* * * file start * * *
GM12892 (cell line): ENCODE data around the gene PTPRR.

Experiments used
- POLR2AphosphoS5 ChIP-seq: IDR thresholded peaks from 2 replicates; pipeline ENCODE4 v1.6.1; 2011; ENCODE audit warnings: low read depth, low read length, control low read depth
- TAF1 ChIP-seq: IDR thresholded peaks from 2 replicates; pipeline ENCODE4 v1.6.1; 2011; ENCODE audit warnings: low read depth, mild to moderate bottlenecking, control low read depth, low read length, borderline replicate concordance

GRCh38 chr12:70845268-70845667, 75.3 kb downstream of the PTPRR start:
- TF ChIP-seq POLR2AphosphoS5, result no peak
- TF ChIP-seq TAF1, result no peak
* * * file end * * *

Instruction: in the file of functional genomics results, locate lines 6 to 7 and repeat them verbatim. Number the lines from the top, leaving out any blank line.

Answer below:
- TF ChIP-seq POLR2AphosphoS5, result no peak
- TF ChIP-seq TAF1, result no peak